According to a new study by the Institute on Taxation and Economic Policy, Tennessee's taxes are the nation's sixth most regressive.
In all the Institute's "Terrible 10" states, the bottom 20 percent pay up to six times as much of their income in taxes as their wealthy counterparts. Washington State is the most regressive, followed by Florida, South Dakota, Illinois, Texas, Tennessee, Arizona, Pennsylvania, Indiana, and Alabama. In these states, the study says, middle-income families pay up to three times as high a share of their income as the wealthiest families and low-income families pay up to six times as much. Low-income Tennessee families pay taxes at an effective rate that is four times the rate for the top 1 percent.
Sitting on their classroom floors, committing all instruction to memory because they’re unable to write anything down, will force these underperforming students to really focus on their lessons. The physical discomfort and mental strain will surely crystallize their powers of concentration.
As Brown advises, "If we really want our children to excel in school—indeed, in life—we need to keep the empowering force of deprivation on them 24 hours a day."
In its first year, K12 Inc.’s online school narrowly averted scoring in the lowest 10 percent of student achievement in the state. Before any more of these cyber disasters open for business, the administration has filed legislation to cap the enrollments of online schools at 5,000 students each.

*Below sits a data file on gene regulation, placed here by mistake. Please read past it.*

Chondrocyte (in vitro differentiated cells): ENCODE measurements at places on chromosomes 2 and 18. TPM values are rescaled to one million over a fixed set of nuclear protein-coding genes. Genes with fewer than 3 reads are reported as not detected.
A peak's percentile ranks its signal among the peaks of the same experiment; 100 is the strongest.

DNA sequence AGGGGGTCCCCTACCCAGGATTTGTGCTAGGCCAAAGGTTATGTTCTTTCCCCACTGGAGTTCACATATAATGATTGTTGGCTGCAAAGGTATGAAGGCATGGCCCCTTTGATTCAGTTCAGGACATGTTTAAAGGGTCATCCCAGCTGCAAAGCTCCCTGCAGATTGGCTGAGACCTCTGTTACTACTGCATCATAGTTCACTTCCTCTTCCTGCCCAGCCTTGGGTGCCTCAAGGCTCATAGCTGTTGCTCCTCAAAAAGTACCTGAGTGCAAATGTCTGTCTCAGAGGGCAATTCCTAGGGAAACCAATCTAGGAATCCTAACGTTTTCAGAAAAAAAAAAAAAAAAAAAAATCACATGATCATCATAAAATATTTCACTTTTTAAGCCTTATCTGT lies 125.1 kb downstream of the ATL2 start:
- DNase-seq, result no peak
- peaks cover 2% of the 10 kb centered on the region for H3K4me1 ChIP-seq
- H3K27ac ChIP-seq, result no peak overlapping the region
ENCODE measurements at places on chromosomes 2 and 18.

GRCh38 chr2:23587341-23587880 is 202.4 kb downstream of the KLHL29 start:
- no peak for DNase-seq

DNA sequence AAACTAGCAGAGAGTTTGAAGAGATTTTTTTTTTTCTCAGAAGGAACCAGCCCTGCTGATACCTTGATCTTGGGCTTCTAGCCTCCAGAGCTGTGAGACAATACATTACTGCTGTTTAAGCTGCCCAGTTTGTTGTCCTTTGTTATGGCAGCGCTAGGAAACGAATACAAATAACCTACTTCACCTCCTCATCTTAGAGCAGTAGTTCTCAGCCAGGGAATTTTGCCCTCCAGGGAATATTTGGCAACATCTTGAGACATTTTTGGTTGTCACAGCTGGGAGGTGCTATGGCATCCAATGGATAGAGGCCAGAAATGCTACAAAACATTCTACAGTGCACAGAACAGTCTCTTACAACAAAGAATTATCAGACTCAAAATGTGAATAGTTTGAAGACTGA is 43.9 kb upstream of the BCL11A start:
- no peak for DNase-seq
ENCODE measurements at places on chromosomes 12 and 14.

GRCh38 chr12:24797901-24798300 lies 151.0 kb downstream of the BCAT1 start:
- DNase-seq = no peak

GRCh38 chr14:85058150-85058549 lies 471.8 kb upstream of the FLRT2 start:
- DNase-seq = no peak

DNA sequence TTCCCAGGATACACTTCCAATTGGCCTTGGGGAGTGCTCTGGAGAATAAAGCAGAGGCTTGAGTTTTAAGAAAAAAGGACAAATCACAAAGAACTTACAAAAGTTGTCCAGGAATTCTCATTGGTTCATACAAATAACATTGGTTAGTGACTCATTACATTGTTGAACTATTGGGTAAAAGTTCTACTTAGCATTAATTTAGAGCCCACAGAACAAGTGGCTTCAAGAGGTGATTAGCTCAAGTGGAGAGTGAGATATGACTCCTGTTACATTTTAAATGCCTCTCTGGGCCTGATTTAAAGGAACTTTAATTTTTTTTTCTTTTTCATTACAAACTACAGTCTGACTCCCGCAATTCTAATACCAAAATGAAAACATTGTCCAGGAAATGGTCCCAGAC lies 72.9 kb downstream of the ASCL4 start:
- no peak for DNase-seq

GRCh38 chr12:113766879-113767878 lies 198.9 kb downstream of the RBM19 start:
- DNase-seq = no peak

Haslam sat back and watched in 2011 as the legislature authorized for-profit virtual schools. Apparently embarrassed by the results of this particular experiment in school choice, he has kept quiet publicly about his new bill so far, and it’s not clear how it will fare in the legislature.
“I think it’s too early to judge and too early to pull the plug on a program that already we know, at least anecdotally, is succeeding,” she said after a hearing this month.
K12 Inc.—a contributor to Republican election campaigns—is doubtlessly already lobbying against the administration bill. K12 Inc. flack Jeff Kwitowski told Andy Sher today that "arbitrary student enrollment caps negatively impact children and parents the most." They also negatively impact K12’s bottom line.
So on Tuesday, Tennessee's own Marsha "Congressman" Blackburn challenged President Obama to a skeet-shooting contest. I repeat: She challenged him to a skeet-shooting contest. From The Washington Post:
“If he is a skeet shooter, why have we not heard of this? Why have we not seen photos? Why has he not referenced it at any point in time as we have had this gun debate that is ongoing?” the Tennessee Republican asked CNN’s Erin Burnett.
Obama revealed in a lengthy profile in The New Republic that he and guests at the presidential retreat “do skeet shooting all the time.”
Blackburn told Burnett she is willing to give Obama a chance to prove his marksmanship credentials — she’ll even accompany him to the presidential retreat.
“I think he should invite me to Camp David, and I’ll go skeet shooting with him.” Blackburn said. “I bet I’ll beat him.”
America, let us count the funny parts:
1. Marsha Blackburn, whose whole schtick is getting up in front of the media and talking about how much President Obama sucks and is ruining the country (see here, here, and here), now wants to go on vacation with him?! What the fuck? You know who most people don't want to go on vacation with? The dude they've just spent the last four years ripping on.